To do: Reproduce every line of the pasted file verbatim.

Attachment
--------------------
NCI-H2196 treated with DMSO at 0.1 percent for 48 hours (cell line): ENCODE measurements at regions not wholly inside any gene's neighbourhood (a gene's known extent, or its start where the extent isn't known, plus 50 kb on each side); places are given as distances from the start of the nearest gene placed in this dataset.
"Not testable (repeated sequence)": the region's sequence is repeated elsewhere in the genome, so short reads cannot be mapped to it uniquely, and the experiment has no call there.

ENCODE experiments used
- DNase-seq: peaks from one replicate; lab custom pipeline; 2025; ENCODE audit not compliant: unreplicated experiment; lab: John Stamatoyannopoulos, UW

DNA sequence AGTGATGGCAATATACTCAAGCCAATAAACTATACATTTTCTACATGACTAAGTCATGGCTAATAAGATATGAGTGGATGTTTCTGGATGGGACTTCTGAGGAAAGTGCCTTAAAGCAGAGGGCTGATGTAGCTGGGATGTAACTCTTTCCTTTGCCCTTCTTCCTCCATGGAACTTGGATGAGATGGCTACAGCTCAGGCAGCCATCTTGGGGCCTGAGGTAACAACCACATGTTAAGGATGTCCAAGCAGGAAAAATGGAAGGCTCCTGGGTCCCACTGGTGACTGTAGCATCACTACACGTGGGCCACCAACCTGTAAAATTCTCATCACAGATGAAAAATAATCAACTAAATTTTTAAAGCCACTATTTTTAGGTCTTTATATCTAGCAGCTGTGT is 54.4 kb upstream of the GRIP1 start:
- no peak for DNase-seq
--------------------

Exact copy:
NCI-H2196 treated with DMSO at 0.1 percent for 48 hours (cell line): ENCODE measurements at regions not wholly inside any gene's neighbourhood (a gene's known extent, or its start where the extent isn't known, plus 50 kb on each side); places are given as distances from the start of the nearest gene placed in this dataset.
"Not testable (repeated sequence)": the region's sequence is repeated elsewhere in the genome, so short reads cannot be mapped to it uniquely, and the experiment has no call there.

ENCODE experiments used
- DNase-seq: peaks from one replicate; lab custom pipeline; 2025; ENCODE audit not compliant: unreplicated experiment; lab: John Stamatoyannopoulos, UW

DNA sequence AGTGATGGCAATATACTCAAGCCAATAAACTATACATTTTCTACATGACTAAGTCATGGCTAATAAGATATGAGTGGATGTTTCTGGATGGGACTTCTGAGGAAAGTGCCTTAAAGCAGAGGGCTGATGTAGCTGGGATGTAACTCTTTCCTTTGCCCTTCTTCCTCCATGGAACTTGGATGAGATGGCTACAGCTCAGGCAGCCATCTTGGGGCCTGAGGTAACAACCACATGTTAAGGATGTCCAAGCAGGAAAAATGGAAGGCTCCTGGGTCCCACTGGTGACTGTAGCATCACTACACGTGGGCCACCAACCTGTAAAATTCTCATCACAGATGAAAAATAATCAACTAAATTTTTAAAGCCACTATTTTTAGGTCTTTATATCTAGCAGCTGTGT is 54.4 kb upstream of the GRIP1 start:
- no peak for DNase-seq